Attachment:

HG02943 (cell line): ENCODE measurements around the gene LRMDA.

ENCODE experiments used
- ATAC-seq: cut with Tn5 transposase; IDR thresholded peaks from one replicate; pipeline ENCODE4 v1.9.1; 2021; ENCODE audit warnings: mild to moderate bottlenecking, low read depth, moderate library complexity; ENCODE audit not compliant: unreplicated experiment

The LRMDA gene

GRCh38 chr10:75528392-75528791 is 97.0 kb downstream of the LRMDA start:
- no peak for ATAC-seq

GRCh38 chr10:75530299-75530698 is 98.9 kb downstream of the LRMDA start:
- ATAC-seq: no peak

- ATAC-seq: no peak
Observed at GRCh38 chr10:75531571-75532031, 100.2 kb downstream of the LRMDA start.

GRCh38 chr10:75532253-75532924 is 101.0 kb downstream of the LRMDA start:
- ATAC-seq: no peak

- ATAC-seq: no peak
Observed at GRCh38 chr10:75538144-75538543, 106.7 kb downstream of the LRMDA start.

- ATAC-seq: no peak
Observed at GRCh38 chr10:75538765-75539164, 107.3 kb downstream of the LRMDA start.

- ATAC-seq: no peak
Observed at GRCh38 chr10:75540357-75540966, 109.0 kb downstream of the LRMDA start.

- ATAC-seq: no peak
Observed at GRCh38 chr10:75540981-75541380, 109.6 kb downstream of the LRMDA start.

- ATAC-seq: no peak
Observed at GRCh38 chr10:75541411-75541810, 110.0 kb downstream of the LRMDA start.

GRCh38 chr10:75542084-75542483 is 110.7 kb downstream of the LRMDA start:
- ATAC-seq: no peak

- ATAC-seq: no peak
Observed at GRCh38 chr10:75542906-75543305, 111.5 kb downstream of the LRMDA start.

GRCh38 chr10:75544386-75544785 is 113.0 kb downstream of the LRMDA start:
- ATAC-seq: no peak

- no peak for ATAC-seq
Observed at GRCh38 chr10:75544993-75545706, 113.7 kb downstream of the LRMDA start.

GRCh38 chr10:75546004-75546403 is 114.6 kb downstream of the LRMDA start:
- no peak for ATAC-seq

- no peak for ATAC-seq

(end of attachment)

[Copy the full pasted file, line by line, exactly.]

HG02943 (cell line): ENCODE measurements around the gene LRMDA.

ENCODE experiments used
- ATAC-seq: cut with Tn5 transposase; IDR thresholded peaks from one replicate; pipeline ENCODE4 v1.9.1; 2021; ENCODE audit warnings: mild to moderate bottlenecking, low read depth, moderate library complexity; ENCODE audit not compliant: unreplicated experiment

The LRMDA gene

GRCh38 chr10:75528392-75528791 is 97.0 kb downstream of the LRMDA start:
- no peak for ATAC-seq

GRCh38 chr10:75530299-75530698 is 98.9 kb downstream of the LRMDA start:
- ATAC-seq: no peak

- ATAC-seq: no peak
Observed at GRCh38 chr10:75531571-75532031, 100.2 kb downstream of the LRMDA start.

GRCh38 chr10:75532253-75532924 is 101.0 kb downstream of the LRMDA start:
- ATAC-seq: no peak

- ATAC-seq: no peak
Observed at GRCh38 chr10:75538144-75538543, 106.7 kb downstream of the LRMDA start.

- ATAC-seq: no peak
Observed at GRCh38 chr10:75538765-75539164, 107.3 kb downstream of the LRMDA start.

- ATAC-seq: no peak
Observed at GRCh38 chr10:75540357-75540966, 109.0 kb downstream of the LRMDA start.

- ATAC-seq: no peak
Observed at GRCh38 chr10:75540981-75541380, 109.6 kb downstream of the LRMDA start.

- ATAC-seq: no peak
Observed at GRCh38 chr10:75541411-75541810, 110.0 kb downstream of the LRMDA start.

GRCh38 chr10:75542084-75542483 is 110.7 kb downstream of the LRMDA start:
- ATAC-seq: no peak

- ATAC-seq: no peak
Observed at GRCh38 chr10:75542906-75543305, 111.5 kb downstream of the LRMDA start.

GRCh38 chr10:75544386-75544785 is 113.0 kb downstream of the LRMDA start:
- ATAC-seq: no peak

- no peak for ATAC-seq
Observed at GRCh38 chr10:75544993-75545706, 113.7 kb downstream of the LRMDA start.

GRCh38 chr10:75546004-75546403 is 114.6 kb downstream of the LRMDA start:
- no peak for ATAC-seq

- no peak for ATAC-seq